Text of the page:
Mackintosh named SGA president


The results are in and the next Student Government Association president is Timothy Mackintosh.

Mackintosh, minutes after the votes were tallied, said he was very excited to hear that he had gotten the position and is eager to work with the group that was elected with him.

“If I had to sit down and hand pick the people for those positions,” Mackintosh said,  “they would have been the people who won, so I am very excited that I get to work with them.”

Mackintosh was talking about Executive Vice President Alice Johnson, Secretary Colleen Kunz, Treasurer Elizabeth Young, Student Director of Campus Activities Board Eric Dowd and Vice President of Academics Daniel Rivers.

Current president of SGA Michael Shalginewicz said he was willing to work with who ever was elected as president.

“I was going to be pleased with anyone who was willing to be trained,” Shalginewicz said.  “But, I believe Tim will do a great job.”

Shalginewicz said he is also pleased with the students elected.

“I’m glad that a lot of people elected to the positions are currently members of the SGA,” Shalginewicz said.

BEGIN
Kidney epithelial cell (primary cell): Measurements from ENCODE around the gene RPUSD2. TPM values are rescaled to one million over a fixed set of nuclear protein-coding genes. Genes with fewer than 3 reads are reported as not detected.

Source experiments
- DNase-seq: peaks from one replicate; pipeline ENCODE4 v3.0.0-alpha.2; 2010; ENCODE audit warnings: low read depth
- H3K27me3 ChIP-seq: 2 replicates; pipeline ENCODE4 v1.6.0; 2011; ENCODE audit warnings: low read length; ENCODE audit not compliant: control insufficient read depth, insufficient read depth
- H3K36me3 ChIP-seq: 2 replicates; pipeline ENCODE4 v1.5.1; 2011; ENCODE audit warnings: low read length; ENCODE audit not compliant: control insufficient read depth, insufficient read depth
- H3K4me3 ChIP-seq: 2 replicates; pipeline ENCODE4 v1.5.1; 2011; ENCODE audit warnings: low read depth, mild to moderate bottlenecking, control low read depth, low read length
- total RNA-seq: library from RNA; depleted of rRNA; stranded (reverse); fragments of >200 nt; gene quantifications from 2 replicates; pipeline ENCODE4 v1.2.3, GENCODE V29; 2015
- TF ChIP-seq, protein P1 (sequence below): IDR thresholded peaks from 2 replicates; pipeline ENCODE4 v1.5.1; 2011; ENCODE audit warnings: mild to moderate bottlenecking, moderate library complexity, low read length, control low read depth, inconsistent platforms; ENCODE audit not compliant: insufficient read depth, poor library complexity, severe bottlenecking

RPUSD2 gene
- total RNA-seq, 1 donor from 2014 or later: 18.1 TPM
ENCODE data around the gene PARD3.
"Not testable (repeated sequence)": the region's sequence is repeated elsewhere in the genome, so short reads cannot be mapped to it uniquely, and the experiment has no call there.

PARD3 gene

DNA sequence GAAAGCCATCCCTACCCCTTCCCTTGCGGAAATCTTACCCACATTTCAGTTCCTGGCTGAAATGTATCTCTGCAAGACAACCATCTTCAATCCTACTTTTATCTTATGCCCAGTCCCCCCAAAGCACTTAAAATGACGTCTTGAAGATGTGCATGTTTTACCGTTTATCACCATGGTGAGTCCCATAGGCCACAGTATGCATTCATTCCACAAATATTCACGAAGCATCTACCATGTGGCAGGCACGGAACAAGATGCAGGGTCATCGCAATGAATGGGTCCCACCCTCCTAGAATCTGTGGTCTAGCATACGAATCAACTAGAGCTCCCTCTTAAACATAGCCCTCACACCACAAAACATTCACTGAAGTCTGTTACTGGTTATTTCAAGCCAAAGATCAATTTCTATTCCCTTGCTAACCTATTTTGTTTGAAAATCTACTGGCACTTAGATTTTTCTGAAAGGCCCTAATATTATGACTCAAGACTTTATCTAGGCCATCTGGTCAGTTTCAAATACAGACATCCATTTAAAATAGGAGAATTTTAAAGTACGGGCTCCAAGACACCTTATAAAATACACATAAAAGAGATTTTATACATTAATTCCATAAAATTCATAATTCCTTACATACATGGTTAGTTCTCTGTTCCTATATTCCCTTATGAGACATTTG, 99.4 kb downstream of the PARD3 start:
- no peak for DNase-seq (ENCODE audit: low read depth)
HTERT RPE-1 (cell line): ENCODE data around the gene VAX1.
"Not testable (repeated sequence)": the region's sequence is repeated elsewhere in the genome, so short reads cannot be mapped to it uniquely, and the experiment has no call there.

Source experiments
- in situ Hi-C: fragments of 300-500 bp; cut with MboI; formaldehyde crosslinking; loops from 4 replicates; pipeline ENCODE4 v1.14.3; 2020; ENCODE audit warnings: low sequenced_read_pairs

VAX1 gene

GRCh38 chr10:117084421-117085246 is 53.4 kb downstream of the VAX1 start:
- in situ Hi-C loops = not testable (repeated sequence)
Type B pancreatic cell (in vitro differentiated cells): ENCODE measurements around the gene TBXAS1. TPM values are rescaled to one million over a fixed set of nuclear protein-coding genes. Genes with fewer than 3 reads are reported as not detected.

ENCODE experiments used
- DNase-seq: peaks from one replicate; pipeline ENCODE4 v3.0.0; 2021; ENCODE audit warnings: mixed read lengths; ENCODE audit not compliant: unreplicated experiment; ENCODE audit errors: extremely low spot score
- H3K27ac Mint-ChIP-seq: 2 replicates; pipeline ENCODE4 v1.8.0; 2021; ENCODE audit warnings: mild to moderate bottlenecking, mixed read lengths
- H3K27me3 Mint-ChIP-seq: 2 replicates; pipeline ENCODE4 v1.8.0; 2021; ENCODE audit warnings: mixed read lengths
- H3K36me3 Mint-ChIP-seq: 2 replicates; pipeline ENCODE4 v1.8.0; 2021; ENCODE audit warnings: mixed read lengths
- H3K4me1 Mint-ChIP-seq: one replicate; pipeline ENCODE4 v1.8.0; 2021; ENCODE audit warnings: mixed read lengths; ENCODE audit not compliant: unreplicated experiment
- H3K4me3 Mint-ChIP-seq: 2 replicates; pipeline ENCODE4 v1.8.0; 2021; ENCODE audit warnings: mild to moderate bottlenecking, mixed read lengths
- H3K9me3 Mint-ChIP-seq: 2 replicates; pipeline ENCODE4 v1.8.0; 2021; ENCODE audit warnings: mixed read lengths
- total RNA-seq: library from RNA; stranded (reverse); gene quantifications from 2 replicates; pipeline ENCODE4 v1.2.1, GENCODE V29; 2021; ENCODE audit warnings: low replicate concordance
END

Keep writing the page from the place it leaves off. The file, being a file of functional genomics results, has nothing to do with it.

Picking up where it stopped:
Even though Mackintosh said he thought he had a pretty good chance of winning based on students telling him they voted for him, he still wasn’t 100 percent sure until the votes were in.

“I had a good idea I was going to win,” Mackintosh said.  “A bunch of students last year came up to me and asked me to run for SGA President. They believed I could win.”

Mackintosh said he is thankful for everyone who supported him and for all the candidates who ran. He said he has already started to put forth his plans for next year.

“I’ve already contacted some faculty and asked them what they believe SGA could do to help the school,” Mackintosh said.  “They see and hear the raw unedited version of what the students say and that’s what I want to hear.”

This year’s election also saw online voting for the first time, which College Court Chief Justice Kyle Reed said was a hit. He said they received 493 votes between online and paper ballots, 26 percent of eligible voters.

“We did much better than last year,” Reed said.

Reed said they were meticulous with counting to save them time so they didn’t have to recount.

“It took a while counting the votes,” Reed said.  “We counted and tracked votes and everything matched up and we’re happy we didn’t have any of the added drama of recounting.”

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